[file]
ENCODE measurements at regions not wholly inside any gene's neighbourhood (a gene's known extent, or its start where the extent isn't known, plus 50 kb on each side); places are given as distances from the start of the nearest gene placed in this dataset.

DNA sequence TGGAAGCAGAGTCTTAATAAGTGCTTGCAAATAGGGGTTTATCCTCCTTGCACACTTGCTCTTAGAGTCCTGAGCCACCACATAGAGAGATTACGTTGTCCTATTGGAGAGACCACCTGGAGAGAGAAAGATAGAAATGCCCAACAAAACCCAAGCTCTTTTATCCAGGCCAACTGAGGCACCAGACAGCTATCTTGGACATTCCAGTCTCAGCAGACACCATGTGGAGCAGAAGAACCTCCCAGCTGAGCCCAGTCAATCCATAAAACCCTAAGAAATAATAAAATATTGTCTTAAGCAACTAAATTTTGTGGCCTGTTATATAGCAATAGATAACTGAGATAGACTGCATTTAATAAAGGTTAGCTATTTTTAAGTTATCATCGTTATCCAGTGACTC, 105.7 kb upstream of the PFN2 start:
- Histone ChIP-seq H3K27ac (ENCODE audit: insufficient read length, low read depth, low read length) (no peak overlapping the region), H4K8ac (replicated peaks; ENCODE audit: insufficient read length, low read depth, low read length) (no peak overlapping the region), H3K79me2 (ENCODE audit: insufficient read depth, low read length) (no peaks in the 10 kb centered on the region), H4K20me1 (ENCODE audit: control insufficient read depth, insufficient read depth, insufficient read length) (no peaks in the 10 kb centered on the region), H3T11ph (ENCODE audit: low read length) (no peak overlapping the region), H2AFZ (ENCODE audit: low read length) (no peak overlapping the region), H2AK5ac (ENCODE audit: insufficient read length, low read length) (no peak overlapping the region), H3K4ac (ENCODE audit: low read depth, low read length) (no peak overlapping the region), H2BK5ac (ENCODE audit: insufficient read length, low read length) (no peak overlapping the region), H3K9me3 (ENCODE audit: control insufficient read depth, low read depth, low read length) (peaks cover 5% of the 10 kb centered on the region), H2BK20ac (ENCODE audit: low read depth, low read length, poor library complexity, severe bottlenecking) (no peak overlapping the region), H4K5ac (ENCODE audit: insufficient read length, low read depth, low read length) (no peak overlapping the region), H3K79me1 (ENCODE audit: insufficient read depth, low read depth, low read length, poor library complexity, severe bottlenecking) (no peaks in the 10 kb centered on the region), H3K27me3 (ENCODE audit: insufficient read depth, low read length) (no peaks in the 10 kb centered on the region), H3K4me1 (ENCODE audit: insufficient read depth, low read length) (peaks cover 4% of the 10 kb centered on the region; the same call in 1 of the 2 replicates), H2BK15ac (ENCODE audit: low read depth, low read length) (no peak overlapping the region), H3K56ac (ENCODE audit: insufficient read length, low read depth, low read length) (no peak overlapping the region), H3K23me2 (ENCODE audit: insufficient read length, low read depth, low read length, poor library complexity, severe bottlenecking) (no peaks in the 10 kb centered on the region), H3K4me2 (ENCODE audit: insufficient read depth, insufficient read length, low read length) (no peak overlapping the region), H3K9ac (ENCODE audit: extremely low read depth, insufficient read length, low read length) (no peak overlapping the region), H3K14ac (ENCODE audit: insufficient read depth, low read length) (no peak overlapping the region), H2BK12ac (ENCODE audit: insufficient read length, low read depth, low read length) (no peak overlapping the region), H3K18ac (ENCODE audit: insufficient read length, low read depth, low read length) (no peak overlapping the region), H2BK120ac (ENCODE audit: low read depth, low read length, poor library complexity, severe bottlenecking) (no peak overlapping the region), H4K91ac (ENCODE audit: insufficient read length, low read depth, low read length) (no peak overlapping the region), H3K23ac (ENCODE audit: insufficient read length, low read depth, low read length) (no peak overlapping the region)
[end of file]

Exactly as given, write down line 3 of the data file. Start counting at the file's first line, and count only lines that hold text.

- Histone ChIP-seq H3K27ac (ENCODE audit: insufficient read length, low read depth, low read length) (no peak overlapping the region), H4K8ac (replicated peaks; ENCODE audit: insufficient read length, low read depth, low read length) (no peak overlapping the region), H3K79me2 (ENCODE audit: insufficient read depth, low read length) (no peaks in the 10 kb centered on the region), H4K20me1 (ENCODE audit: control insufficient read depth, insufficient read depth, insufficient read length) (no peaks in the 10 kb centered on the region), H3T11ph (ENCODE audit: low read length) (no peak overlapping the region), H2AFZ (ENCODE audit: low read length) (no peak overlapping the region), H2AK5ac (ENCODE audit: insufficient read length, low read length) (no peak overlapping the region), H3K4ac (ENCODE audit: low read depth, low read length) (no peak overlapping the region), H2BK5ac (ENCODE audit: insufficient read length, low read length) (no peak overlapping the region), H3K9me3 (ENCODE audit: control insufficient read depth, low read depth, low read length) (peaks cover 5% of the 10 kb centered on the region), H2BK20ac (ENCODE audit: low read depth, low read length, poor library complexity, severe bottlenecking) (no peak overlapping the region), H4K5ac (ENCODE audit: insufficient read length, low read depth, low read length) (no peak overlapping the region), H3K79me1 (ENCODE audit: insufficient read depth, low read depth, low read length, poor library complexity, severe bottlenecking) (no peaks in the 10 kb centered on the region), H3K27me3 (ENCODE audit: insufficient read depth, low read length) (no peaks in the 10 kb centered on the region), H3K4me1 (ENCODE audit: insufficient read depth, low read length) (peaks cover 4% of the 10 kb centered on the region; the same call in 1 of the 2 replicates), H2BK15ac (ENCODE audit: low read depth, low read length) (no peak overlapping the region), H3K56ac (ENCODE audit: insufficient read length, low read depth, low read length) (no peak overlapping the region), H3K23me2 (ENCODE audit: insufficient read length, low read depth, low read length, poor library complexity, severe bottlenecking) (no peaks in the 10 kb centered on the region), H3K4me2 (ENCODE audit: insufficient read depth, insufficient read length, low read length) (no peak overlapping the region), H3K9ac (ENCODE audit: extremely low read depth, insufficient read length, low read length) (no peak overlapping the region), H3K14ac (ENCODE audit: insufficient read depth, low read length) (no peak overlapping the region), H2BK12ac (ENCODE audit: insufficient read length, low read depth, low read length) (no peak overlapping the region), H3K18ac (ENCODE audit: insufficient read length, low read depth, low read length) (no peak overlapping the region), H2BK120ac (ENCODE audit: low read depth, low read length, poor library complexity, severe bottlenecking) (no peak overlapping the region), H4K91ac (ENCODE audit: insufficient read length, low read depth, low read length) (no peak overlapping the region), H3K23ac (ENCODE audit: insufficient read length, low read depth, low read length) (no peak overlapping the region)